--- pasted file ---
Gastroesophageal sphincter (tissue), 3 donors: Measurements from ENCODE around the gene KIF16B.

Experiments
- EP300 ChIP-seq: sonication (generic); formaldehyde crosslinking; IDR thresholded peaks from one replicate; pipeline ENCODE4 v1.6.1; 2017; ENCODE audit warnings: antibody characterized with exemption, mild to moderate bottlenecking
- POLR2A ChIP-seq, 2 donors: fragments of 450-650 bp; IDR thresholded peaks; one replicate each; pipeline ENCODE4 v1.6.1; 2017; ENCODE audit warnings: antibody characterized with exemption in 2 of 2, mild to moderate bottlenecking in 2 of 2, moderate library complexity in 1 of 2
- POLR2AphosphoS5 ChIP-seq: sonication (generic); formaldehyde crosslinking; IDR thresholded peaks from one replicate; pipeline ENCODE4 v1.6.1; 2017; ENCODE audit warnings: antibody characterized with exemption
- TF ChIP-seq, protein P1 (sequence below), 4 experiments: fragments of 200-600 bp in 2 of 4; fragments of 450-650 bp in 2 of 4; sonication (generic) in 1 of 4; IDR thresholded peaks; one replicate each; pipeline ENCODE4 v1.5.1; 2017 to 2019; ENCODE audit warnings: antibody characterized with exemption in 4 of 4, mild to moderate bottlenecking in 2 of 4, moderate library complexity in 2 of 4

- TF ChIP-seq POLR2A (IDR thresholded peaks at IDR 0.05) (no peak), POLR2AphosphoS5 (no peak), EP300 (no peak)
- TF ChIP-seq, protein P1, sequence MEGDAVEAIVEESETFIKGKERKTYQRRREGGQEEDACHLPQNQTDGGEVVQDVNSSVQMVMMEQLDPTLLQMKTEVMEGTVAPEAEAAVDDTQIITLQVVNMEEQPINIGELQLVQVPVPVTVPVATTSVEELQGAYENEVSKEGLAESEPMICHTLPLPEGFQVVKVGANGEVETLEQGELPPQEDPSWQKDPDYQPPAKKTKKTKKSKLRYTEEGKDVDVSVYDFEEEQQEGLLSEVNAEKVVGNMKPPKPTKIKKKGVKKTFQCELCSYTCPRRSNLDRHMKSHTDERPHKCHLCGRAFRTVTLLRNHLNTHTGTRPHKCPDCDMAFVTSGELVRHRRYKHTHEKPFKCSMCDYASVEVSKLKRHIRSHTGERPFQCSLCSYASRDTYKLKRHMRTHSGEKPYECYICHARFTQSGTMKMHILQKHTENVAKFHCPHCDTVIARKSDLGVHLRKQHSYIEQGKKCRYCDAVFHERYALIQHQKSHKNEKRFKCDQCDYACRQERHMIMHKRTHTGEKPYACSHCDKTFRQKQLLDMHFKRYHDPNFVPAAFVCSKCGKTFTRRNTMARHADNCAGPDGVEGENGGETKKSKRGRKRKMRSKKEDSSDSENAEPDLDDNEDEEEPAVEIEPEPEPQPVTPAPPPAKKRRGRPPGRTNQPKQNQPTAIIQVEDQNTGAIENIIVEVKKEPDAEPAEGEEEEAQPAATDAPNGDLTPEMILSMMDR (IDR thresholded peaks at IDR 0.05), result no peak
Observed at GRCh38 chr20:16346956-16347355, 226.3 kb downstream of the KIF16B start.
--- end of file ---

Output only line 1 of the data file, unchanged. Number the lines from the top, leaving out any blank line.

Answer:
Gastroesophageal sphincter (tissue), 3 donors: Measurements from ENCODE around the gene KIF16B.